Quantity of high-risk natural commodities (tonnes) sourced from land/ocean/freshwater, split into types, including proportion of total natural commodities.


Quantity of high-risk natural commodities (tonnes) sourced under a sustainable management plan or certification programme, including proportion of total high-risk natural commodities.

NoIt is recommended that data be collected by the operator of each facility.
C4.0Invasive Alien species and other

Placeholder indicator: Measures against 

unintentional introduction of invasive alien species (IAS)74


Proportion of high-risk activities operated under appropriate measures to prevent unintentional introduction of IAS, or low-risk designed activities.
NoIt is recommended that data be collected by the operator of each facility.
C5.0
State of naturePlaceholder indicator: Ecosystem condition

For those organisations that choose to report on state of nature metrics, the TNFD encourages them to report the following indicators, and to refer to the TNFD additional guidance on measurement of the state of nature in Annex 2 of the LEAP approach: 

• Level of ecosystem condition by type of ecosystem and business activity; and 

• Species extinction risk. 

There are a number of different measurement options for these indicators. The TNFD does not currently specify one metric as there is no single metric that will capture all relevant dimensions of changes to the state of nature and a consensus is still developing. The TNFD will continue to work with knowledge partners to increase alignment.

YesMeets exact requirements of placeholder indicator.
Placeholder indicator: species extinction riskYesMeets exact requirements of placeholder indicator.




Ecosystem Service Dependency Adjustments


Relevance and Resilience are only applicable to some of the ecosystem services. The table below summarises which of the ecosystem services should be adjusted.


Relevance is only applicable where the spatial distribution of benefit from a particular ecosystem service is uneven. For example, flood protection is only relevant in areas at high risk of flooding. For the ecosystem services where Relevance is applicable, we have used data layers that capture this uneven distribution. Further information about whether or not an ecosystem service needs to be adjusted for Relevance can be found in Annex 2 of the Nature Risk Profile paper.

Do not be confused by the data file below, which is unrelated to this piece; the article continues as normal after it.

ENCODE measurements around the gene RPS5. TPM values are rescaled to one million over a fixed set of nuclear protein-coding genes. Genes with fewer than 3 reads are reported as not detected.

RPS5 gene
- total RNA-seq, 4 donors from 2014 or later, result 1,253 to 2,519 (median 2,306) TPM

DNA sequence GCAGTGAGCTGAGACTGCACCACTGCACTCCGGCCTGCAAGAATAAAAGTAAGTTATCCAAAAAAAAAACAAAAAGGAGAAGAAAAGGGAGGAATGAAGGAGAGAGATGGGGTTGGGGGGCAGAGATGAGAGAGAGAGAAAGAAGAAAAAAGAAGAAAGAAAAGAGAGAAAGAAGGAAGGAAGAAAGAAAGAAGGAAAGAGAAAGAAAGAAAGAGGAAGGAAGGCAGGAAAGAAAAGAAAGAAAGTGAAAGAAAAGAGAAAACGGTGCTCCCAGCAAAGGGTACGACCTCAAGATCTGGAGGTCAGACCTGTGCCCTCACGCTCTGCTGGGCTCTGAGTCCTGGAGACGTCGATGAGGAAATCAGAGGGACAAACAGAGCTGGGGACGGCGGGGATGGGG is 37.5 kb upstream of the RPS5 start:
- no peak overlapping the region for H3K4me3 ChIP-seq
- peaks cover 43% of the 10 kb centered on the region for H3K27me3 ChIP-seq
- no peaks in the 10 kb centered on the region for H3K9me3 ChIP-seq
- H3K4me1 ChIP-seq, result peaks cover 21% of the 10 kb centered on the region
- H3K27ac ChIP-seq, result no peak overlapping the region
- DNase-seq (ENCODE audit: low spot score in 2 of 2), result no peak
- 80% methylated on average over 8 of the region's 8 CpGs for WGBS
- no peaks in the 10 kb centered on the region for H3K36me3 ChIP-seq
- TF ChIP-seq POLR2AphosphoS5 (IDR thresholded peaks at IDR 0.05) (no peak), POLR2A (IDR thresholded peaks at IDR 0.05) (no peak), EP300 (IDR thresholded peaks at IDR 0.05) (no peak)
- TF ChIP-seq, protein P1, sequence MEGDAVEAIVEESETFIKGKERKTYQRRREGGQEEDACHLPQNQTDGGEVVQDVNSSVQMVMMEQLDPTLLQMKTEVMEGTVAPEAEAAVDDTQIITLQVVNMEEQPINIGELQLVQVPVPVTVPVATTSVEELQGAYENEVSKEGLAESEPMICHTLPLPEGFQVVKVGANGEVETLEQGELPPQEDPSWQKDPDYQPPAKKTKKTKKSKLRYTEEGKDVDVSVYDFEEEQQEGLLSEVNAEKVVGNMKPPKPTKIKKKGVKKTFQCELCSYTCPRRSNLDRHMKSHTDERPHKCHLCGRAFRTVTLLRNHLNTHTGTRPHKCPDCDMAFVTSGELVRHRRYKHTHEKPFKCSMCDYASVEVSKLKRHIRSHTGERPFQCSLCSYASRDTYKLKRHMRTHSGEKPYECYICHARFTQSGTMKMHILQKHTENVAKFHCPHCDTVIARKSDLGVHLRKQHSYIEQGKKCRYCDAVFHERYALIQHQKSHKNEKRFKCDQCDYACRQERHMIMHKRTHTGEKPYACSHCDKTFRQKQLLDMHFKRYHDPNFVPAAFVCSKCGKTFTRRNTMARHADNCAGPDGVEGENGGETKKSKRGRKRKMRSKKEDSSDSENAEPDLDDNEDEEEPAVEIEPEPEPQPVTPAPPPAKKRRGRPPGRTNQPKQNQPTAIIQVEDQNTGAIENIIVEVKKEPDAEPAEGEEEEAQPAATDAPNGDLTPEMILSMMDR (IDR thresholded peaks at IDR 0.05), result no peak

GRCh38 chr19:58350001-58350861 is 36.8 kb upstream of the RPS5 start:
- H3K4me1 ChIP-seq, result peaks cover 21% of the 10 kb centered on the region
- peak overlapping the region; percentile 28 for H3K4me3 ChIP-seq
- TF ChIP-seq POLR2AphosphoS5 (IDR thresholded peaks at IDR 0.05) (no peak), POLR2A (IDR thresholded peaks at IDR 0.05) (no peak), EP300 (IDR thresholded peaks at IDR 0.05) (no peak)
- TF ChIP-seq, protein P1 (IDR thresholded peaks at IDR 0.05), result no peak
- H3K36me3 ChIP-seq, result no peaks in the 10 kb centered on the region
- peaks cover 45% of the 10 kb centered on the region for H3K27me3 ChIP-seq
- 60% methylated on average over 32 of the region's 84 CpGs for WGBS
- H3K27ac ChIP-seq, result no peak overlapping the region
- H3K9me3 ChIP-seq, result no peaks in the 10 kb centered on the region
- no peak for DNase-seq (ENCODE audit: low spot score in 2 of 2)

Resilience is only applicable where there is direct resource use. Where the ecosystem service provides maintenance and regulating services, the relationship between the capacity to continue providing the service and the resilience is more complex. Where there is no adjustment for Resilience required, the Dependency score is simply equal to the Reliance score. Further information about whether or not an ecosystem service needs to be adjusted for Resilience can be found in Annex 2 of the Nature Risk Profile paper.


Ecosystem ServiceMaterialityAdjust for relevance?Adjust for resilience?
Animal-based energyYesNoNo
Fibres and other materialsYesNoNo
Genetic materialsYesNoNo
Ground waterYesNoYes
Surface waterYesNoYes
Bio-remediationYesNoYes
Buffering and attenuation of mass flowsYesYesYes
Climate regulationYesNoYes
Dilution by atmosphere and ecosystemsYesNoYes
Disease controlYesNoNo
FiltrationYesNoYes
Flood and storm protectionYesYesYes
Maintain nursery habitatsYesNoYes
Mass stabilisation and erosion controlYesYesYes
Mediation of sensory impactsYesNoYes
Pest controlYesNoYes
PollinationYesNoYes
Soil qualityYesNoYes
VentilationYesNoNo
Water flow maintenanceYesNoYes
Water qualityYesNoYes